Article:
Richard Mithoff first learned that a Boeing 737 Max 8 had crashed off the coast of Indonesia while watching the news, growing astonished and then alarmed as the reports of the Oct. 29 Lion Air accident rolled in over the next several weeks.
The details of the tragedy were strikingly familiar to Mithoff, a prominent Houston trial lawyer who had represented the family of an American couple killed in the 2009 crash of an Airbus A330-200 operating as Air France Flight 447. In both cases, a sensor had provided incorrect data to automated operating systems, triggering a confusing cacophony of warnings and alarms.
The cockpits lacked an indicator that might have helped pilots to recognize the danger of their situation and correct the problems before it was too late.
“Boeing, you could argue, had the benefit of everything that should have been learned from Air France,” Mithoff said. “Boeing has to be measured against what the world of engineering, of avionics, should have known by the time they were pushing this (Max) design.”
The crash of Lion Air Flight 610 and the downing less than six months later of another Boeing Max 8, Ethiopian Airlines Flight 302, have prompted questions of whether the aviation industry heeded lessons of the Air France tragedy a decade ago. The similarities of the accidents reach beyond sensors and indicators to the broader issues of modern jets’ increasing reliance on automated, interconnected systems and the training of pilots to intervene when those systems operate incorrectly or inadequately.
Among those raising these concerns is Capt. Sully Sullenberger, a retired airline captain who in 2009 safely guided US Airways Flight 1549 to an emergency landing in the Hudson River after a bird strike knocked out the engines. Sullenberger said in an email that the Air France crash showed how relying on automation can cause dependence on it and undermine pilots’ confidence to take control of situations when automation fails.
It also showed the need to provide pilots with a deep understanding of all important systems and how they operate in both routine and rare situations.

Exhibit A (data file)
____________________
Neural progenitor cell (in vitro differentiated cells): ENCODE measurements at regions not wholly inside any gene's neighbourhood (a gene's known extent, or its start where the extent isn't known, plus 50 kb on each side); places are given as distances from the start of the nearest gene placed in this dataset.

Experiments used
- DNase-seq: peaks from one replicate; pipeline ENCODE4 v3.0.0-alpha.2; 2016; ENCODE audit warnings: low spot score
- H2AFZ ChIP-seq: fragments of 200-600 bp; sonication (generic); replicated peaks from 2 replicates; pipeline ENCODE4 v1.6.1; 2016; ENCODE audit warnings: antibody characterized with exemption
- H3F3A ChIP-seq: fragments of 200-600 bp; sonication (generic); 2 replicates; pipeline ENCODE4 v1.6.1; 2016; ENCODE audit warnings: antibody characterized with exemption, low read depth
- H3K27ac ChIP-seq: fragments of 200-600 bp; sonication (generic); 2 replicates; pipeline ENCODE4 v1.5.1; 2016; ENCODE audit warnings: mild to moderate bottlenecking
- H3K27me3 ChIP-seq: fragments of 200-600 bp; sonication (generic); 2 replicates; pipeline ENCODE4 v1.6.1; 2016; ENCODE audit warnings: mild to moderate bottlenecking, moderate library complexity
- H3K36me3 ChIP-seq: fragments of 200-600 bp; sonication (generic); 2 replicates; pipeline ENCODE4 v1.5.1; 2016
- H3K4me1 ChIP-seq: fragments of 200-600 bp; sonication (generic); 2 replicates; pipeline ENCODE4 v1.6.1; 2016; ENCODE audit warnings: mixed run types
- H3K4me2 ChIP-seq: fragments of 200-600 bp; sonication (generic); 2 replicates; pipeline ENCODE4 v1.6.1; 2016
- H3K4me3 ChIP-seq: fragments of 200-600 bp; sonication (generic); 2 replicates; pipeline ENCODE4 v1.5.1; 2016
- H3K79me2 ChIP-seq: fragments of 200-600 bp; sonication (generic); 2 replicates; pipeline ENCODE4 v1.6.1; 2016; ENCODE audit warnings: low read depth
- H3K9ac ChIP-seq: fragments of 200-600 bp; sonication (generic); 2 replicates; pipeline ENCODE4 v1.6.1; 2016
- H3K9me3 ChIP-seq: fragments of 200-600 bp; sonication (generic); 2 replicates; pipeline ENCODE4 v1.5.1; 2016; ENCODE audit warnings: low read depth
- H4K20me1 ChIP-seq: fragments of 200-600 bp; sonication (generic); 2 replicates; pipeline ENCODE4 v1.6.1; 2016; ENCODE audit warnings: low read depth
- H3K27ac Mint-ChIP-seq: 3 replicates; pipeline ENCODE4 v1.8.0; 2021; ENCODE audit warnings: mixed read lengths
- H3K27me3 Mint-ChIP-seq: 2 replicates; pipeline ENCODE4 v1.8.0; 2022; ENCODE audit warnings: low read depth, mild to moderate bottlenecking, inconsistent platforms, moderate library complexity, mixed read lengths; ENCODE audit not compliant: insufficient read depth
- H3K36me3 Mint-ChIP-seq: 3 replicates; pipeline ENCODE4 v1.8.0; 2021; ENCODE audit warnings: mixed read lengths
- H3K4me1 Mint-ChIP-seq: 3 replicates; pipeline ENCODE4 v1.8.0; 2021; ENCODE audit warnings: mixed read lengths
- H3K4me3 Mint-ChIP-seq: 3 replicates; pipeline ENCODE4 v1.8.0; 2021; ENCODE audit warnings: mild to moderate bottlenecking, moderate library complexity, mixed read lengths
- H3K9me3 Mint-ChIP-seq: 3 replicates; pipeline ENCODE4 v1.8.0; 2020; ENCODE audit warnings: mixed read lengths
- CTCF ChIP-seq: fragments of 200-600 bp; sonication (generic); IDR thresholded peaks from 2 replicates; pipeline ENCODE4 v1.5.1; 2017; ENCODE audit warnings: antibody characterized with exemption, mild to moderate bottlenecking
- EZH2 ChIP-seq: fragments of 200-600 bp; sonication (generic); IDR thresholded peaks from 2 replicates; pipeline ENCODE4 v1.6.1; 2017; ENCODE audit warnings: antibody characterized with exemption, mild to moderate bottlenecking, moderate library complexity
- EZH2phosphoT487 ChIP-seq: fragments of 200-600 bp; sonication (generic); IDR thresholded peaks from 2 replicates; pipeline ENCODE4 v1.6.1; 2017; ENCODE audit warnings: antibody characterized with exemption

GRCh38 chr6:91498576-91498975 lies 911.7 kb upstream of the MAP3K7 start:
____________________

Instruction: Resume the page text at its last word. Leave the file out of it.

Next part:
“The global aviation industry has not effectively applied what we have learned from the crash of Air France 447,” Sullenberger said. “Had they done so, the 737 Max crashes might have been avoided.”
Neither Airbus nor Air France would comment. Boeing, in a statement, said that safety remains its top priority, but warned against speculating about the causes of the Lion Air and Ethiopian Airlines crashes until the investigations are complete and final reports issued.
At 7:29 p.m. Brazilian time on May 31, 2009, Air France Flight 447 departed Rio de Janeiro for Paris on what was supposed to be a 12-hour flight. But the jet crashed into the Atlantic Ocean some three hours and 45 minutes later, killing all 228 people on board.
Among the passengers were Michael and Anne Harris, who owned a home in Montgomery County but were living in Brazil for Michael Harris’ work with Devon Energy Corp., an Oklahoma oil and gas company. Mithoff and fellow attorney Warner Hocker represented their children, Hampton Harris and Andrew Musgrove, in a wrongful death suit.
The lawsuit, filed Nov. 12, 2009, in U.S. District Court in Houston, highlighted severe storms and the plane’s insufficient weather radar, failed components that measure airspeed and a lack of adequate training on how to address component defects should they occur.
The final investigation report released nearly three years later supported several of the law firm’s allegations. Flying at about 35,000 feet, the Airbus A330-200 experienced a phenomenon called high altitude ice crystals, which blocked the pitot probes that measure air speed. This led to inconsistent readings and prompted the autopilot to disconnect, according to the French Civil Aviation Safety Investigation Authority’s report.
The crew struggled to control the plane while flying at a high altitude and in turbulence. They likely did not notice the plane beginning to stall — they never formally identified it, according to the accident investigation — and ultimately crashed into the Atlantic. It was later determined the crew lacked sufficient training on responding to stall situations when manually controlling an aircraft cruising at high altitude.
The 737 Max accidents, almost 10 years later, also began with a sensor. The 737 Max planes received faulty data from an angle of attack sensor that measures the angle at which wind hits the plane’s wings to provide lift, according to preliminary investigation reports and Boeing statements. Too steep an angle of attack causes wind to separate from the upper surface of the wing and can cause the plane to stall.